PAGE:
More New Jerseyans get their state news on political and public affairs from television than from any other source, though they think their in-state newspapers do a good job covering the state.
A Monmouth University/Gannett poll released this morning shows that 41% of state residents get most of their information from television. Another 28% get most of their information from newspapers, while 19% mainly use internet news sources and 6% most often listen to the radio.
But New Jerseyans read newspapers about as much as they watch television news broadcasts out of New York and Philadelphia. While 43% watch television news nearly every day, 42% read a newspaper regularly, 32% visit Web sites about every day and 22% listen to talk radio.
Of New Jersey residents who read the paper, 42% open it mainly for local community news, while 30% read it for national news and just 15% for state news.
"Like most Americans, New Jerseyans have become accustomed to turning on the television for news updates. However, the focus of TV coverage tends to be national or the city where those media outlets are located, while newspapers are favored for their local news coverage. Since we lack a home-grown broadcast media market, this leaves a gap for state-level news exposure in New Jersey," said Monmouth pollster Patrick Murray.
New Jerseyans give high marks to their in-state newspapers for state news: 59% consider their coverage of local issues excellent or good, while 27% give them a fair or poor rating. Similarly, they like their local cable and radio news states: in-state cable channels get a 59% positive rating, with only 23% negative, while in-state news radio stations get a 45% positive to 25% negative rating for how they cover the state.
New York City and Philadelphia-based news outlets do not fare as well, however. Out-of-state newspapers 27% positive to 38% negative ratings on how they cover New Jersey, while television affiliates in those cities get 34% positive to 45% negative ratings, and out-of-state radio stations eget 29% positive to 42% negative ratings.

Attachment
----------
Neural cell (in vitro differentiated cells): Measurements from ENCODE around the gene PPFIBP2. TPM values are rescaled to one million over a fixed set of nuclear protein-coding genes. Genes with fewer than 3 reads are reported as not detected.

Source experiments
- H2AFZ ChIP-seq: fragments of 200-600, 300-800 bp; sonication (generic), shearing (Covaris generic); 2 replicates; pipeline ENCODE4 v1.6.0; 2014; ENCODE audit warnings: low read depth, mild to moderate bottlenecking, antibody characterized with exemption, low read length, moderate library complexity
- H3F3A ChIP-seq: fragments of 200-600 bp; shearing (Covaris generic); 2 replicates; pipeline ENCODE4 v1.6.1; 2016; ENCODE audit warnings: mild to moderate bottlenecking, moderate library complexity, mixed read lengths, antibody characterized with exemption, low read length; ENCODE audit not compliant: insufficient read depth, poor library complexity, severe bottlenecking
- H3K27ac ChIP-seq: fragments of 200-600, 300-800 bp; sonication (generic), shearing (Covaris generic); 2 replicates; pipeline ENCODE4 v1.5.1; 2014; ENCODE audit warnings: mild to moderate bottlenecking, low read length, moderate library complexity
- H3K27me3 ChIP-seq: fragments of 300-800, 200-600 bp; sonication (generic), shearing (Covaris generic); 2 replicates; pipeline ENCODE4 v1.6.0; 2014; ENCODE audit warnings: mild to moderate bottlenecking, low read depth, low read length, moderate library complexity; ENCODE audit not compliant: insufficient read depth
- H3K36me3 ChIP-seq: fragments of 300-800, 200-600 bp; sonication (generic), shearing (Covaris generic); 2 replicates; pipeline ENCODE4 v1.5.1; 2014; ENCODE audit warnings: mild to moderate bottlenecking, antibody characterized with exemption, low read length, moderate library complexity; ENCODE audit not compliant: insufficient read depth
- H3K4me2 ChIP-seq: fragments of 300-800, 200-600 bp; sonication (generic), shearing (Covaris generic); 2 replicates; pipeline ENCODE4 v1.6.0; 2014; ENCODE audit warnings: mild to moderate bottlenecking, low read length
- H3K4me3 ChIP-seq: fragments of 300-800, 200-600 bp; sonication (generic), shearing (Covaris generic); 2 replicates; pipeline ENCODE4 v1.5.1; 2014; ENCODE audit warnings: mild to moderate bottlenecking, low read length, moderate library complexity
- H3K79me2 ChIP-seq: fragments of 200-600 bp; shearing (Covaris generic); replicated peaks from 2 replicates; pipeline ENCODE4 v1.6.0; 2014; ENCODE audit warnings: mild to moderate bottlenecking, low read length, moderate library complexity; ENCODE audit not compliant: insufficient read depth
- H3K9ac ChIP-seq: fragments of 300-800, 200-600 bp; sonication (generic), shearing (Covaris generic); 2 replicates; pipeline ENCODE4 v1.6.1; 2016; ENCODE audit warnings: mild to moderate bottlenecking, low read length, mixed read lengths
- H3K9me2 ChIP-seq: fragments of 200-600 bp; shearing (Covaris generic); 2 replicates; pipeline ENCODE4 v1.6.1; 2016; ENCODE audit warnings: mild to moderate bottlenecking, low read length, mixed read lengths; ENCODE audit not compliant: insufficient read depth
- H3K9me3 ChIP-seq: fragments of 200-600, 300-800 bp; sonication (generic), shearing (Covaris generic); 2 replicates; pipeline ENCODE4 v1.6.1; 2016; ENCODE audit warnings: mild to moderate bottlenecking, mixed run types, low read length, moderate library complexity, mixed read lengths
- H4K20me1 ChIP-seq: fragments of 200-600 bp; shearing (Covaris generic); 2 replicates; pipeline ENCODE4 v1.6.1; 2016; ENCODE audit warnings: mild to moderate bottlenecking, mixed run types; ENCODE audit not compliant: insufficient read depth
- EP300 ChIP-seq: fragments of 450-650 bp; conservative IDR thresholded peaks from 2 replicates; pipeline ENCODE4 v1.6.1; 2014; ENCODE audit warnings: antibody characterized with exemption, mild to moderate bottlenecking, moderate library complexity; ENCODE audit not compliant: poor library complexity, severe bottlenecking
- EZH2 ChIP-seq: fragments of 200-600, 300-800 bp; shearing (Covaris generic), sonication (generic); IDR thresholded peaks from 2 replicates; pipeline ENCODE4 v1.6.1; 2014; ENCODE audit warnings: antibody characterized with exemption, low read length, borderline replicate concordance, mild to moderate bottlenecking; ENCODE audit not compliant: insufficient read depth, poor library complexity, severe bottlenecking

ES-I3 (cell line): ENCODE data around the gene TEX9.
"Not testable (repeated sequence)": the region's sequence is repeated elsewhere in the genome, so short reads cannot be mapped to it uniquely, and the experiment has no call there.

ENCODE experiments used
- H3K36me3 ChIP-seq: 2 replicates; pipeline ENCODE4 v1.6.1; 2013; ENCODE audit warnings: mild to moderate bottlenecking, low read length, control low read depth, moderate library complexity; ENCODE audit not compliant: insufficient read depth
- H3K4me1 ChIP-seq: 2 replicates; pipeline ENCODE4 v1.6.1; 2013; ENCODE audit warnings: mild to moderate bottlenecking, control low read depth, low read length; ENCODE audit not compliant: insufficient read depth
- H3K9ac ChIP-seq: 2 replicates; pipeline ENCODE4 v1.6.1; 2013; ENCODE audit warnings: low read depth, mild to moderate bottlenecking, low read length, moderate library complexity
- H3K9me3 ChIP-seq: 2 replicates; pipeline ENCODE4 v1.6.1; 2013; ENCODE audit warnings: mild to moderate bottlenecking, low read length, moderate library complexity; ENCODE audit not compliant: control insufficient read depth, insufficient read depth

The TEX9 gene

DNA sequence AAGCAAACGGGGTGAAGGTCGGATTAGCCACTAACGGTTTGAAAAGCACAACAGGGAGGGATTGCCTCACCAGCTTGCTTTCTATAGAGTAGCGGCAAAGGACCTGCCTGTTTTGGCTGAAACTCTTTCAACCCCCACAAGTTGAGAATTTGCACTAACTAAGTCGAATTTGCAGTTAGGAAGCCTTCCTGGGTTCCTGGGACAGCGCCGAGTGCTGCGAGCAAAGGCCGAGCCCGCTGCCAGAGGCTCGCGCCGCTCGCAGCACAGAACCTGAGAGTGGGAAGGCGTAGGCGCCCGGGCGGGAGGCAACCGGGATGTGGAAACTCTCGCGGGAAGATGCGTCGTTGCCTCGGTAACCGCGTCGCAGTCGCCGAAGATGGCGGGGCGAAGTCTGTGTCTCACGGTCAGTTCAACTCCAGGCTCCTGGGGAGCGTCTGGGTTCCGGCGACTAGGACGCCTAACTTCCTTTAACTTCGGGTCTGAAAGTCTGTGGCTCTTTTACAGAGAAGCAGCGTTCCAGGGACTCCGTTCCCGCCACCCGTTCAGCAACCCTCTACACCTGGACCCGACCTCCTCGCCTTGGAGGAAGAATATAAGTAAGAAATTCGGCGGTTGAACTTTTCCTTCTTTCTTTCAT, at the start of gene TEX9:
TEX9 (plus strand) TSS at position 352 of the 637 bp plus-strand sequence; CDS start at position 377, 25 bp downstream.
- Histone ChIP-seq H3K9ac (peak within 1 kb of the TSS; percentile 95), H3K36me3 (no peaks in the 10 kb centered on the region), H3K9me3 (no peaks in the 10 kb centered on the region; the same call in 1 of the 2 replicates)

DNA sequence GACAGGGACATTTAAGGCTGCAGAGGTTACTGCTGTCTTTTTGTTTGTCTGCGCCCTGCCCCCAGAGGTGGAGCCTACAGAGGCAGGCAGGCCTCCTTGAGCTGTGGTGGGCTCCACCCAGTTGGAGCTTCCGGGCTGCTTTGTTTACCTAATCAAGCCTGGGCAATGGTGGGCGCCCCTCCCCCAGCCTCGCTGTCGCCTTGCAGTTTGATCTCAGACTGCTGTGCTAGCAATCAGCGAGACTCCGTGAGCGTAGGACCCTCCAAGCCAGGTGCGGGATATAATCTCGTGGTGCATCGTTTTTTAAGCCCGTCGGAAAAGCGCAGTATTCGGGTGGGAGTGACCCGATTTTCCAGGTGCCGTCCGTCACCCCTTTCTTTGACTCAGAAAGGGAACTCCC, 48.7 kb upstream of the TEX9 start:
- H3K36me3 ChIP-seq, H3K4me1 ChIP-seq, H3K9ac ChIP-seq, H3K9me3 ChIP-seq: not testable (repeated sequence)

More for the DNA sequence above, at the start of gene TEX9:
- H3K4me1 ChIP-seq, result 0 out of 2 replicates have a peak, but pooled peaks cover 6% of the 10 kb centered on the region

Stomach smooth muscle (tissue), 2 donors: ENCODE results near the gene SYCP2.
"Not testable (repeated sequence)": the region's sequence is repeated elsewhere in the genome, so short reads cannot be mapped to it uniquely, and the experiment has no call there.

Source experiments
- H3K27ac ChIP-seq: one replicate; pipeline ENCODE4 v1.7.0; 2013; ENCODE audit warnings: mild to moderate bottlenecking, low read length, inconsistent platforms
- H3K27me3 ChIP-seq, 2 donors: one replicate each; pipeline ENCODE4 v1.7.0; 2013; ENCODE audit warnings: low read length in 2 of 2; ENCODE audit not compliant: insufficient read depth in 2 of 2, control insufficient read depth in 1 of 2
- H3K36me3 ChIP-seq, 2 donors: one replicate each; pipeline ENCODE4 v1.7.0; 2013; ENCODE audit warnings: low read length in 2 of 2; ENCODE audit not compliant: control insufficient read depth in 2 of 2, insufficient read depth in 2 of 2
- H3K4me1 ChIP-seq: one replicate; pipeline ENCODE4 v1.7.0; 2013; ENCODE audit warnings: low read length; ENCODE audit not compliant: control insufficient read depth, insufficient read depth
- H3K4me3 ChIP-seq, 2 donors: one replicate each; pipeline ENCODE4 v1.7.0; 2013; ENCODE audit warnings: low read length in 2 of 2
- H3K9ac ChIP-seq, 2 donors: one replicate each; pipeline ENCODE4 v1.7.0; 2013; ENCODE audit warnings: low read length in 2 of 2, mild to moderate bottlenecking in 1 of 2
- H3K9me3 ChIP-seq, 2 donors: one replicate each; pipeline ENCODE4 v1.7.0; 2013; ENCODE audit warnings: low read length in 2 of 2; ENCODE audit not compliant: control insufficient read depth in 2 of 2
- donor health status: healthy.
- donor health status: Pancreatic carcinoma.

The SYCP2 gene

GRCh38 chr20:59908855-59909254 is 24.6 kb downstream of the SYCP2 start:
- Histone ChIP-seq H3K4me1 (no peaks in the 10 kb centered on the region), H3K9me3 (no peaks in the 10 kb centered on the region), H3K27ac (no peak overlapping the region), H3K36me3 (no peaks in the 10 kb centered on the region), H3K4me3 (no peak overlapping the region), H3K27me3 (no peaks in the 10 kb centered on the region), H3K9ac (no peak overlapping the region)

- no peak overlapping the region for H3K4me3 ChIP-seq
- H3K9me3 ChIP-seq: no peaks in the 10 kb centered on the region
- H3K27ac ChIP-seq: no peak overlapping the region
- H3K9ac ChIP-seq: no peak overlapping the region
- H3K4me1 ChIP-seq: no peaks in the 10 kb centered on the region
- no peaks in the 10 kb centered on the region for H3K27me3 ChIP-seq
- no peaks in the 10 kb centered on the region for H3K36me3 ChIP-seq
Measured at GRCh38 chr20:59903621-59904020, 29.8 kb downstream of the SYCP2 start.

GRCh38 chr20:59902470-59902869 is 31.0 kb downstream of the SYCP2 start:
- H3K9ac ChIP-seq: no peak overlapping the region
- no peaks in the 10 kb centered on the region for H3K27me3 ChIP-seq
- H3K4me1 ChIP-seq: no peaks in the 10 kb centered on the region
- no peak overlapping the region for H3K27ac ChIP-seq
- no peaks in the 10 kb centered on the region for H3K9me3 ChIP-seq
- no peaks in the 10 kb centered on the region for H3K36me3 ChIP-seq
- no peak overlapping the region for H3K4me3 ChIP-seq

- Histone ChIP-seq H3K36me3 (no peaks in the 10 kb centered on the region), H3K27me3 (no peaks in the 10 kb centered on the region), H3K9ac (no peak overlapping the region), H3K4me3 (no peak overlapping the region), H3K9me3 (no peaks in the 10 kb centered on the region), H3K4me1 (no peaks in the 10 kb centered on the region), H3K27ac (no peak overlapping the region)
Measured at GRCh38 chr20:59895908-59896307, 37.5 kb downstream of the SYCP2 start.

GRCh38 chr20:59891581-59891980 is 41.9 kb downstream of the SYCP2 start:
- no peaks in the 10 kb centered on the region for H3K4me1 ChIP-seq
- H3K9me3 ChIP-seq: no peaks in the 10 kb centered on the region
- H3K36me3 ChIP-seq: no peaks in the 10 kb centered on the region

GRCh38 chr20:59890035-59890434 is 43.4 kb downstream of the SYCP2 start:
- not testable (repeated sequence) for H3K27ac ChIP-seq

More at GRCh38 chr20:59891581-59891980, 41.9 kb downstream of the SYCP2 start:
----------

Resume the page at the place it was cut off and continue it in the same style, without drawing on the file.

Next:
"Newspaper readers in New Jersey appear to be more demanding of New York and Philadelphia media outlets when it comes to coverage of their home state than are those who rely mainly on television for Garden State news," said Murray.
The most faithful state-based newspaper reading region is the shore counties, according to the poll, with three-quarters of those residents reading a New Jersey paper every day. The biggest television watchers reside in the state's northeastern urban core – 54% of whom watch the New York-based affiliates – and the Delaware Valley, another 54% of whom watch the Philadelphia stations.
When it comes to political Web sites, 25% of state residents have checked one in the past year – up from 19% four years ago.
The most listened to radio station is New Jersey 101.5 FM, followed by WABC 770. By a two-to-one margin (as of September, when the poll was taken), listeners of 101.5 FM – which has a programming schedule heavy with political commentary — preferred Governor-elect Chris Christie to Gov. Jon Corzine.
More than twice as many state residents – 69% to 30% — can name New York City Mayor Michael Bloomberg than can name Newark Mayor Cory Booker. But only 13% of state residents can name Philadelphia Mayor Michael Nutter (63% in the Delaware Valley and 42% in the Southern Shore areas can, while Nutter is practically unknown in other regions of the state).
The poll found that those who read in-state newspapers in the northern part of the state are more able to name Booker. Of weekly New Jersey newspaper readers, 36% can name Booker, compared to 20% who do not read local papers.
"These results raise a good question. Does a newspapers reader's better ability to name Mayor Booker extend to other areas of knowledge about New Jersey politics and public affairs? These findings are merely suggestive, but they illustrate the role different types of media play in informing the citizenry," said Murray.
Monmouth surveyed 903 New Jersey adults betweenSeptember 24 to 29, 2009, producing a margin of error of plus or minus 3.3%.